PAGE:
Williams said she was not paid to conduct the study for Dallas. She said in a message to craigmedred.news that her services were volunteered.
“I rode in the Iditarod 2017 as an Iditarider and brought three of my grandchildren who also rode,” she said. “I bid and won four mushers. I believe this race embodies the very spirit of Alaska and its wonderful citizens including the beautiful, athletic huskies.”
It did, however, note she recommended someone “convene an independent investigation to determine who administered tramadol to Seavey’s dogs.” That has earlier been suggested by others but has not happened.
The Iditarod Trail Committee issued a statement saying it was reviewing Seavey’s media statement and planning to “request any relevant documents created by Dallas’ team to investigate further.” It also continued its efforts to make peace, saying “the ITC wants to re-emphasize that it does not place blame on Dallas Seavey” and won’t speculate on how the dope got in his dogs.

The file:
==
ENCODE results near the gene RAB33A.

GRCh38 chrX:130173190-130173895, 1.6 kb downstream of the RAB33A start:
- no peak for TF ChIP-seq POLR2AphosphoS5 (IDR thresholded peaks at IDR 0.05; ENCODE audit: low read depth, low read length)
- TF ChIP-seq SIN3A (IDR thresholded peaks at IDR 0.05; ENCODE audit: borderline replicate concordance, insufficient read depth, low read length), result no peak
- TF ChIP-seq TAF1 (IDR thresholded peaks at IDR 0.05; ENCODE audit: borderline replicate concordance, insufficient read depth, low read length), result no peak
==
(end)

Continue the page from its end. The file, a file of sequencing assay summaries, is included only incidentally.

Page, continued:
Dallas, meanwhile, declared himself fully vindicated on the opinion of the toxicologist he hired.
“I am looking forward to putting this debacle by ITC behind me,” he is quoted as saying in the press release. ” My name is cleared, but for the future of the sport I call on the ITC to improve its processes and place a higher value on preserving integrity and fairness for all mushers and dogs in the sport of sleddog racing.”
The full press release follows:
Four Time Iditarod Champion Dallas Seavey Clears Cloud of Suspicion in Doping Scandal
Anchorage—Four time Iditarod champion Dallas Seavey has definitive proof that demonstrates the Iditarod Trail Committee (ITC) wrongly tied his name to dog doping allegations in the 2017 Iditarod.